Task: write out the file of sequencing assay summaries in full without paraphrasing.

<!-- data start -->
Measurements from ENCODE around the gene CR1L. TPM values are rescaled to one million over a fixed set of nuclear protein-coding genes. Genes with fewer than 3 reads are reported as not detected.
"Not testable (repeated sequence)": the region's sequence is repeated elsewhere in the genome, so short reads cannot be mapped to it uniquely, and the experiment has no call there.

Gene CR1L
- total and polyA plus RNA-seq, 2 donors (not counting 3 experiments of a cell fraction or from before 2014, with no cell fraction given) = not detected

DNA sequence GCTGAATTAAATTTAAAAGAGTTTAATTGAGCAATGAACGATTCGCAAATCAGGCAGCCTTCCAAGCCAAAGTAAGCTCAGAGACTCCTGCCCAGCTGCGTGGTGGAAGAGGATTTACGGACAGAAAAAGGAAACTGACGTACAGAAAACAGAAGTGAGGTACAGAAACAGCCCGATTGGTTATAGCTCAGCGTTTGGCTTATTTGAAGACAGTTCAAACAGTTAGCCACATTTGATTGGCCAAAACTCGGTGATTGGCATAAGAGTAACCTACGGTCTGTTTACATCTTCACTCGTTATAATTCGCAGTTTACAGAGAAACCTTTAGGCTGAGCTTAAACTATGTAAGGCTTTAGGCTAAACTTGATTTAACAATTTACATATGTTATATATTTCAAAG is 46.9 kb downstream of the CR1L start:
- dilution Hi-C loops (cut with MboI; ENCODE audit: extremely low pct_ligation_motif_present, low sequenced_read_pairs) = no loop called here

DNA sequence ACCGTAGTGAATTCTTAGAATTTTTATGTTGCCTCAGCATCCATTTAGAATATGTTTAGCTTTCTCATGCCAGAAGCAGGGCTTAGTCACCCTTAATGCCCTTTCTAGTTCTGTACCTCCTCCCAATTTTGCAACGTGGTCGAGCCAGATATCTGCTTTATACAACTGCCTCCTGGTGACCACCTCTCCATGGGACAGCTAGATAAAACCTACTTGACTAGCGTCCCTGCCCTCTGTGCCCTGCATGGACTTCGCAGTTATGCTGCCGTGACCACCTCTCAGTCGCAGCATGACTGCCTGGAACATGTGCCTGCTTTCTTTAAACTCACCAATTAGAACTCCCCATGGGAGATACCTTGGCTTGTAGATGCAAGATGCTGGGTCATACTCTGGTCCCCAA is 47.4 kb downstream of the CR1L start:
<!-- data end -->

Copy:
Measurements from ENCODE around the gene CR1L. TPM values are rescaled to one million over a fixed set of nuclear protein-coding genes. Genes with fewer than 3 reads are reported as not detected.
"Not testable (repeated sequence)": the region's sequence is repeated elsewhere in the genome, so short reads cannot be mapped to it uniquely, and the experiment has no call there.

Gene CR1L
- total and polyA plus RNA-seq, 2 donors (not counting 3 experiments of a cell fraction or from before 2014, with no cell fraction given) = not detected

DNA sequence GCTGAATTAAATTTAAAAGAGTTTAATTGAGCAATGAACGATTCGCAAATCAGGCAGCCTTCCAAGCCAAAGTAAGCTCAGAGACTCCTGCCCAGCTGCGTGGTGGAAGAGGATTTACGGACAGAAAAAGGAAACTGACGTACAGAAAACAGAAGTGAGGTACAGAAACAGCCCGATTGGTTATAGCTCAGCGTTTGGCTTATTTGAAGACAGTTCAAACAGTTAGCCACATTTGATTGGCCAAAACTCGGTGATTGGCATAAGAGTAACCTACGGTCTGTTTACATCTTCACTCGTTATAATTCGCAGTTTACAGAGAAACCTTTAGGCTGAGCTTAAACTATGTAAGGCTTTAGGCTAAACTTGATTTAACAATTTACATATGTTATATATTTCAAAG is 46.9 kb downstream of the CR1L start:
- dilution Hi-C loops (cut with MboI; ENCODE audit: extremely low pct_ligation_motif_present, low sequenced_read_pairs) = no loop called here

DNA sequence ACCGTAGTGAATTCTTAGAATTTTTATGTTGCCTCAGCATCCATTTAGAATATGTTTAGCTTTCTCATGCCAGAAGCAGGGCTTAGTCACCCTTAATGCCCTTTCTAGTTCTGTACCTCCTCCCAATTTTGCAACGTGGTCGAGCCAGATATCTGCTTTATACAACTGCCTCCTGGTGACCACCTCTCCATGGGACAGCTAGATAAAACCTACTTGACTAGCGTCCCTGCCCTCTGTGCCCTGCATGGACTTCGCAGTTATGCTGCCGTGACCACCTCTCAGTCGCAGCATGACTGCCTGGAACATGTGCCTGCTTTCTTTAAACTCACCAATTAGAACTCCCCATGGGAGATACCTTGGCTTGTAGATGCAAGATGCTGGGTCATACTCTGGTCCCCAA is 47.4 kb downstream of the CR1L start: